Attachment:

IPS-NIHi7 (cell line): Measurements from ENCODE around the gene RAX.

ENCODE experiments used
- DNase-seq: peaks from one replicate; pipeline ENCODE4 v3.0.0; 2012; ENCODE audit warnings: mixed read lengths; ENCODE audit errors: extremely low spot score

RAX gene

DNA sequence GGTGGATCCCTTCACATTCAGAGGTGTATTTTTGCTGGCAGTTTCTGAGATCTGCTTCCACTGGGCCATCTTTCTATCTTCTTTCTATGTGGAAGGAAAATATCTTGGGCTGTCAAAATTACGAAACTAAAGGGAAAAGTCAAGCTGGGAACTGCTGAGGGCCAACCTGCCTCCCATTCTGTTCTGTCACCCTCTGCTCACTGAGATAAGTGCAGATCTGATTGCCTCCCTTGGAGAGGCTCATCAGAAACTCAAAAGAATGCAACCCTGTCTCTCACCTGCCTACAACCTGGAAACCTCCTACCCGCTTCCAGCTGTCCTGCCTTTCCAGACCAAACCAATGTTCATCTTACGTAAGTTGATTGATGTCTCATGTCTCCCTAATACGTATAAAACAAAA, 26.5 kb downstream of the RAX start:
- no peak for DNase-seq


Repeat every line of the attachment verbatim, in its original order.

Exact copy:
IPS-NIHi7 (cell line): Measurements from ENCODE around the gene RAX.

ENCODE experiments used
- DNase-seq: peaks from one replicate; pipeline ENCODE4 v3.0.0; 2012; ENCODE audit warnings: mixed read lengths; ENCODE audit errors: extremely low spot score

RAX gene

DNA sequence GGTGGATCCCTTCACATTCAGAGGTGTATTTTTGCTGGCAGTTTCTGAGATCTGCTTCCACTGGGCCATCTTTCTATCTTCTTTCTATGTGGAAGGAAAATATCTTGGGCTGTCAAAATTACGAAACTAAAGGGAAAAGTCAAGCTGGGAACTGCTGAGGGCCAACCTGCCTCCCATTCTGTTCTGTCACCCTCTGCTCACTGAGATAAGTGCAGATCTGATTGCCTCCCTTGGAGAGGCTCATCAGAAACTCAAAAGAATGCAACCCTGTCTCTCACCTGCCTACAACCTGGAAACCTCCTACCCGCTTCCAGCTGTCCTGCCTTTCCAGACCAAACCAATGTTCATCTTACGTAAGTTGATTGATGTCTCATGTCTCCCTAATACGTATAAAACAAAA, 26.5 kb downstream of the RAX start:
- no peak for DNase-seq